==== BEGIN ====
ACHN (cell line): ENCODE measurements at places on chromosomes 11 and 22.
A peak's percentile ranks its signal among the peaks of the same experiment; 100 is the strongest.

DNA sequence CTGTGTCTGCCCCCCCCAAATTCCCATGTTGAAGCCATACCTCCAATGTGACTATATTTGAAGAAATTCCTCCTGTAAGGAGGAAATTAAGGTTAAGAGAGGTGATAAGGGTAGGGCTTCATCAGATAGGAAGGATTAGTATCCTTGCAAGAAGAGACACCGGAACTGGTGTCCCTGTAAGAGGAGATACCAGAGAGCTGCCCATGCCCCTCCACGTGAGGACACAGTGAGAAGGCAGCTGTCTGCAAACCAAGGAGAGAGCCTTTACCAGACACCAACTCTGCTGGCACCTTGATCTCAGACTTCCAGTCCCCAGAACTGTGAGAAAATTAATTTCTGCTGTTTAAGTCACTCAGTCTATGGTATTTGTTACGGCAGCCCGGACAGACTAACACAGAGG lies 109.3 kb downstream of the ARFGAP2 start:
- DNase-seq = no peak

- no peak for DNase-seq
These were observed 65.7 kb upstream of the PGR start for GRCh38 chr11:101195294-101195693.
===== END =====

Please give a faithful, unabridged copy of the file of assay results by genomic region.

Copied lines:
ACHN (cell line): ENCODE measurements at places on chromosomes 11 and 22.
A peak's percentile ranks its signal among the peaks of the same experiment; 100 is the strongest.

DNA sequence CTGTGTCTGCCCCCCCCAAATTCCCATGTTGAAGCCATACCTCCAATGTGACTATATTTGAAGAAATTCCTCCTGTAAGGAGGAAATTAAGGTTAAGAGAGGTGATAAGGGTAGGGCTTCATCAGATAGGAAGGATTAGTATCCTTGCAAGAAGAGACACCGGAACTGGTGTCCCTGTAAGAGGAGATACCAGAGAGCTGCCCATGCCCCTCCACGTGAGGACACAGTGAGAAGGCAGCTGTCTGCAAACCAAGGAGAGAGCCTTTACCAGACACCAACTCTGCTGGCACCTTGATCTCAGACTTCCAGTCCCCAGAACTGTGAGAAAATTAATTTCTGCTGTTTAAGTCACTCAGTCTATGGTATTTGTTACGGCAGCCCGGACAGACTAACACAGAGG lies 109.3 kb downstream of the ARFGAP2 start:
- DNase-seq = no peak

- no peak for DNase-seq
These were observed 65.7 kb upstream of the PGR start for GRCh38 chr11:101195294-101195693.